Everyone likes candy. It's hard to believe that a person would not enjoy a piece of chocolate after a meal. Candy is a food that supplies quick energy. Admiral Byrd took about a hundred pounds per man with the exploring party to the South Pole. During World War II, soldiers were given small amounts of candy in their field rations. But how candy came to be an important food among the people of the world is in dispute. The children of Israel ate manna, a wafer with honey, during their forty years of wandering. Ancient Egyptians and Romans ate sweets after large banquets. According to some authorities, a Venetian, in 1470, learned how to refine sugar imported from the Orient. The use of this sugar for making expensive sweets was the beginning of the candy industry. Apothecaries in England coated their pills with this sugar, and, as time went on, their shops became the forerunner of the modern candy store.
   Authors of eponymous stories attribute the founding of the candy industry to another source. Prince Charles Phillipe de Conde, grandnephew of Louis XIII, King of France, during the late 1600s loved sugary treats. His passionate fondness for sweets directed his toddling steps to the royal kitchen for such confections. When the royal chef realized that the Prince was not eating healthful foods and that his health could be damaged, he hit on a brilliant idea of glazing meat, vegetables, and fruit with sugar. The chef's idea worked. The King one day sampled the glazed food, smacked his lips and pronounced it delicious, and ordered that this sweet coating be named for the youngest member of the Conde family. Later, as the public came to eat this glazed food without the filling, just the coatings of the Prince's sweet treats, it adopted the name candy. Despite the many stories concerning the naming of this confection, word sleuths say that the word candy has come from Sanskrit Kharidakah.

Dictionary of eponyms. . 2013.

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  • Candy — Hoover Group Год основания 1945 Расположение …   Википедия

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  • Candy — Saltar a navegación, búsqueda Candy puede referirse a: Candy, canción del músico estadounidense Iggy Pop; Candy, canción de la cantante estadounidense Mandy Moore; Candy, película estadounidense dirigida por Christian Marquand y protagonizada por …   Wikipedia Español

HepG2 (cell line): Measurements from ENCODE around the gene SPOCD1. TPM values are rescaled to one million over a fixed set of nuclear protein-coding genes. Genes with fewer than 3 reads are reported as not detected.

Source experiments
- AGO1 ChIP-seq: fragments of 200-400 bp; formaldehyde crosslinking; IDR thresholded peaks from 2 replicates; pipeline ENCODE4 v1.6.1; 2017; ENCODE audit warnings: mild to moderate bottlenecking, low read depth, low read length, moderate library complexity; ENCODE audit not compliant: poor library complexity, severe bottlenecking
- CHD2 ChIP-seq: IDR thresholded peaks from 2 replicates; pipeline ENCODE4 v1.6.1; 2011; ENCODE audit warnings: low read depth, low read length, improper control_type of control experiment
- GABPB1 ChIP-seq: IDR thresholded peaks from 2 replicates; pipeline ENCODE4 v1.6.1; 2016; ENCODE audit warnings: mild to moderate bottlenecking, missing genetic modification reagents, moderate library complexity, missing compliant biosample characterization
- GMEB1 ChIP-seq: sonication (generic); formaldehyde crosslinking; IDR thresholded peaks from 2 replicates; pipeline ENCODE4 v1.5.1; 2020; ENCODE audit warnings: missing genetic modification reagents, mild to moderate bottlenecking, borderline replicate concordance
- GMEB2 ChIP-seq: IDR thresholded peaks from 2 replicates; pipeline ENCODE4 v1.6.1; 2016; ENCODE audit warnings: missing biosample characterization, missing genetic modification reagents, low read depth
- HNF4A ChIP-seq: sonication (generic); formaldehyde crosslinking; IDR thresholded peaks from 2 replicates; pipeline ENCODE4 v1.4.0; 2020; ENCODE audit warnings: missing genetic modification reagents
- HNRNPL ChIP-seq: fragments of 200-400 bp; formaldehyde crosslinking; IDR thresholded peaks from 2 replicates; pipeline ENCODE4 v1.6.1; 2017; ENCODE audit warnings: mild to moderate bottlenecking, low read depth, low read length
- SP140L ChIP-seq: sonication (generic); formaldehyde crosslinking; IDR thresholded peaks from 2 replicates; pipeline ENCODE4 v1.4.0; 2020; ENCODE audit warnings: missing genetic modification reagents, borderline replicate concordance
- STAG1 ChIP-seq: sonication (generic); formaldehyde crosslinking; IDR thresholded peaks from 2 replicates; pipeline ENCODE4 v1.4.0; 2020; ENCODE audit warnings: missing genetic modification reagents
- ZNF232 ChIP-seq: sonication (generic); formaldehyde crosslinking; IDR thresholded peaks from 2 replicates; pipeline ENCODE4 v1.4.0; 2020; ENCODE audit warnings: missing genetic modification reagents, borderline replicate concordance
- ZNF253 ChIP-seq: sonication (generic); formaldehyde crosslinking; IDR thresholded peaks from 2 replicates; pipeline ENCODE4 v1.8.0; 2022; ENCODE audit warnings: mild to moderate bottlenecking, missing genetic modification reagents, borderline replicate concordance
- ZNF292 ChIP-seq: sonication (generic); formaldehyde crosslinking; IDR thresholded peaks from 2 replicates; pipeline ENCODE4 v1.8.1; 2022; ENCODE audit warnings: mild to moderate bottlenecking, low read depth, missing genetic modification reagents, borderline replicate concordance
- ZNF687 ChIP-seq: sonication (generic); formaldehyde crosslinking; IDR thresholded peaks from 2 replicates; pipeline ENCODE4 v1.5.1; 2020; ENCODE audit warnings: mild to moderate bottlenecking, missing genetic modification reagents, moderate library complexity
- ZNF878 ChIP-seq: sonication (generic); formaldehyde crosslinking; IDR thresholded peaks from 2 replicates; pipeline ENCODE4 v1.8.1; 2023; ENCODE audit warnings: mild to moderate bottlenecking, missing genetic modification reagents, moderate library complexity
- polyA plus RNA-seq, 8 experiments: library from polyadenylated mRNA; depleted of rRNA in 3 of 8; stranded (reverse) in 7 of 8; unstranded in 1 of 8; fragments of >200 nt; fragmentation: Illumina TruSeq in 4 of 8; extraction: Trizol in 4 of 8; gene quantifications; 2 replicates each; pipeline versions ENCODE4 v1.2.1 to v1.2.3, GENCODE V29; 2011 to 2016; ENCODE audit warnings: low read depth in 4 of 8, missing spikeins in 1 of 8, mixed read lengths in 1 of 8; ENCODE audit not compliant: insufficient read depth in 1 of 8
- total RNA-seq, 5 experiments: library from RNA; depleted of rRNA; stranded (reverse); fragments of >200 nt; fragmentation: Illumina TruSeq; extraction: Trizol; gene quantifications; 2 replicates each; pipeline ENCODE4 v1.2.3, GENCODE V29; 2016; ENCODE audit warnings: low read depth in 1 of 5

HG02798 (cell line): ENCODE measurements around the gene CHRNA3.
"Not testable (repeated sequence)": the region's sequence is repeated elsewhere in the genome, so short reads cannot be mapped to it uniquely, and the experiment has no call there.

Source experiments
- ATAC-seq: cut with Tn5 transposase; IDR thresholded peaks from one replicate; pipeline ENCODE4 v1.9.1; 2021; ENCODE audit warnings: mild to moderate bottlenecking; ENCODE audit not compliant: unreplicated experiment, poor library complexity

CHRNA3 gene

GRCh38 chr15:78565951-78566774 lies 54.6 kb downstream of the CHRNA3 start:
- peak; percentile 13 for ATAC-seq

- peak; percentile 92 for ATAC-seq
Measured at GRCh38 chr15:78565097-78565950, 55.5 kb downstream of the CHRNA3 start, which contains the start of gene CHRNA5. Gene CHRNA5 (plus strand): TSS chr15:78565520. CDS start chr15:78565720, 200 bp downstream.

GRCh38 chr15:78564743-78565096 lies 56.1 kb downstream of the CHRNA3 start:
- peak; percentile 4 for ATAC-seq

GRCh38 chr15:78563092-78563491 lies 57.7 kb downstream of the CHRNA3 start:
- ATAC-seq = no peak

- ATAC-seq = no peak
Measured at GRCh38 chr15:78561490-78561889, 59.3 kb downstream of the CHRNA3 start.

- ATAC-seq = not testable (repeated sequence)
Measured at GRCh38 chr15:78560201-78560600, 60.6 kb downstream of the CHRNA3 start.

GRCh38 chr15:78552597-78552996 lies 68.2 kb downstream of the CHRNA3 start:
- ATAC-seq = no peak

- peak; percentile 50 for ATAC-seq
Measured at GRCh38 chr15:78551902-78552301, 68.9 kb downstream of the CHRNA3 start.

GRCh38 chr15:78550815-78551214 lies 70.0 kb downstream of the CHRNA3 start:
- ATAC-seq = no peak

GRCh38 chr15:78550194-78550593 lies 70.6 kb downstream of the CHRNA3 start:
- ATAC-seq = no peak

• Candy — Can dy (k[a^]n d[y^]), v. t. [imp. & p. p. {Candied} (k[a^]n d[=e]d); p. pr & vb. n. {Candying}.] [F. candir (cf. It. candire, Sp. az[ u]car cande or candi), fr. Ar. & Pers. qand, fr. Skr. Kha[.n][.d]da piece, sugar in pieces or lumps, fr.… …   The Collaborative International Dictionary of English

  • Candy 66 — Saltar a navegación, búsqueda Candy 66 Información personal Origen Caracas, Venezuela …   Wikipedia Español

  • Candy — f English (esp. U.S.): from an affectionate nickname derived from the vocabulary word candy confectionery. The word candy is from French sucre candi ‘candied sugar’, i.e. sugar boiled to make a crystalline sweet. The French word is derived from… …   First names dictionary

  • candy — [kan′dē] n. pl. candies [< sugar candy < ME (sugre) candi < OFr (sucre) candi < OIt ( zucchero) candi < Ar qandi < Pers qand, cane sugar; prob. < Sans khaṇḍa, piece (of sugar)] 1. crystallized sugar made by boiling and… …   English World dictionary

  • Candy — (Пуэрто Игуасу,Аргентина) Категория отеля: 1 звездочный отель Адрес: Av. Cordoba 412, 3308 Пуэрто Игуасу …   Каталог отелей

  • Candy — Can dy (k[a^]n d[y^]), v. i. 1. To have sugar crystals form in or on; as, fruits preserved in sugar candy after a time. [1913 Webster] 2. To be formed into candy; to solidify in a candylike form or mass. [1913 Webster] …   The Collaborative International Dictionary of English

  • candy — late 13c., crystalized sugar, from O.Fr. çucre candi sugar candy, ultimately from Arabic qandi, from Pers. qand cane sugar, probably from Skt. khanda piece (of sugar), perhaps from Dravidian (Cf. Tamil kantu candy, kattu to harden, condense ). As …   Etymology dictionary

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